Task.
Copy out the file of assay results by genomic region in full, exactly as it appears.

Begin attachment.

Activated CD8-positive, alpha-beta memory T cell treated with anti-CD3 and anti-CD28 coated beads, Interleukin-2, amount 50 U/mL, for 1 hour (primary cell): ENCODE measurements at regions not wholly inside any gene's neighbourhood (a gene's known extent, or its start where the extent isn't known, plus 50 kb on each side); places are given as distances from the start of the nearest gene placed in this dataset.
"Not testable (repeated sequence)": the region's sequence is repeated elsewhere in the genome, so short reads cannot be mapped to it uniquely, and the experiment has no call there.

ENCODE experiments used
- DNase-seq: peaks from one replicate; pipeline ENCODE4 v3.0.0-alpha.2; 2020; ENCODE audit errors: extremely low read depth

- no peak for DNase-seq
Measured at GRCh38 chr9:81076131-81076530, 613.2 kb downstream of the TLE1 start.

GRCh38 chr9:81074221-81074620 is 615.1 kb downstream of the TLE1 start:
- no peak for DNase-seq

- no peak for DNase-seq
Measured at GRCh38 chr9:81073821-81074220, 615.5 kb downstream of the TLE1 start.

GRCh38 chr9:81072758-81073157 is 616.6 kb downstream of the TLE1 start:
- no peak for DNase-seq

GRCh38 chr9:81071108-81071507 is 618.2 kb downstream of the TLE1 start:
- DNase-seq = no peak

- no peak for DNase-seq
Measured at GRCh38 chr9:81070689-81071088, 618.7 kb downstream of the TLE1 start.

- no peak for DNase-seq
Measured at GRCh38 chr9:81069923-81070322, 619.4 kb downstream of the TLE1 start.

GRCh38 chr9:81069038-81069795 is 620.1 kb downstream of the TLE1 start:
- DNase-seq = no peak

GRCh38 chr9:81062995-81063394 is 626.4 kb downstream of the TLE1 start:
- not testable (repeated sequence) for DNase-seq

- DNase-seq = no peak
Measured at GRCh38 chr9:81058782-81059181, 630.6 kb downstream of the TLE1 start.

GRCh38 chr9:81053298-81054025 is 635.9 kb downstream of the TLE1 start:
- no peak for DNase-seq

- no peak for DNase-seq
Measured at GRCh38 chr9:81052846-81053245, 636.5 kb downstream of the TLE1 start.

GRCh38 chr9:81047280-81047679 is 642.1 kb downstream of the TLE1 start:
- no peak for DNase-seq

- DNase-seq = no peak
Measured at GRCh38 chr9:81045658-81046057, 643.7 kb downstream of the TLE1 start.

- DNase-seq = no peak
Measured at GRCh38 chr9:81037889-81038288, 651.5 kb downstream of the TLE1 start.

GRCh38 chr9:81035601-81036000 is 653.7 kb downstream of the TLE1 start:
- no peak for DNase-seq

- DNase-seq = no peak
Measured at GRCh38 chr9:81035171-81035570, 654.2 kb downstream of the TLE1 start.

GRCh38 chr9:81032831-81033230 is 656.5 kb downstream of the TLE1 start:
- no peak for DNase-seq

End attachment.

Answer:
Activated CD8-positive, alpha-beta memory T cell treated with anti-CD3 and anti-CD28 coated beads, Interleukin-2, amount 50 U/mL, for 1 hour (primary cell): ENCODE measurements at regions not wholly inside any gene's neighbourhood (a gene's known extent, or its start where the extent isn't known, plus 50 kb on each side); places are given as distances from the start of the nearest gene placed in this dataset.
"Not testable (repeated sequence)": the region's sequence is repeated elsewhere in the genome, so short reads cannot be mapped to it uniquely, and the experiment has no call there.

ENCODE experiments used
- DNase-seq: peaks from one replicate; pipeline ENCODE4 v3.0.0-alpha.2; 2020; ENCODE audit errors: extremely low read depth

- no peak for DNase-seq
Measured at GRCh38 chr9:81076131-81076530, 613.2 kb downstream of the TLE1 start.

GRCh38 chr9:81074221-81074620 is 615.1 kb downstream of the TLE1 start:
- no peak for DNase-seq

- no peak for DNase-seq
Measured at GRCh38 chr9:81073821-81074220, 615.5 kb downstream of the TLE1 start.

GRCh38 chr9:81072758-81073157 is 616.6 kb downstream of the TLE1 start:
- no peak for DNase-seq

GRCh38 chr9:81071108-81071507 is 618.2 kb downstream of the TLE1 start:
- DNase-seq = no peak

- no peak for DNase-seq
Measured at GRCh38 chr9:81070689-81071088, 618.7 kb downstream of the TLE1 start.

- no peak for DNase-seq
Measured at GRCh38 chr9:81069923-81070322, 619.4 kb downstream of the TLE1 start.

GRCh38 chr9:81069038-81069795 is 620.1 kb downstream of the TLE1 start:
- DNase-seq = no peak

GRCh38 chr9:81062995-81063394 is 626.4 kb downstream of the TLE1 start:
- not testable (repeated sequence) for DNase-seq

- DNase-seq = no peak
Measured at GRCh38 chr9:81058782-81059181, 630.6 kb downstream of the TLE1 start.

GRCh38 chr9:81053298-81054025 is 635.9 kb downstream of the TLE1 start:
- no peak for DNase-seq

- no peak for DNase-seq
Measured at GRCh38 chr9:81052846-81053245, 636.5 kb downstream of the TLE1 start.

GRCh38 chr9:81047280-81047679 is 642.1 kb downstream of the TLE1 start:
- no peak for DNase-seq

- DNase-seq = no peak
Measured at GRCh38 chr9:81045658-81046057, 643.7 kb downstream of the TLE1 start.

- DNase-seq = no peak
Measured at GRCh38 chr9:81037889-81038288, 651.5 kb downstream of the TLE1 start.

GRCh38 chr9:81035601-81036000 is 653.7 kb downstream of the TLE1 start:
- no peak for DNase-seq

- DNase-seq = no peak
Measured at GRCh38 chr9:81035171-81035570, 654.2 kb downstream of the TLE1 start.

GRCh38 chr9:81032831-81033230 is 656.5 kb downstream of the TLE1 start:
- no peak for DNase-seq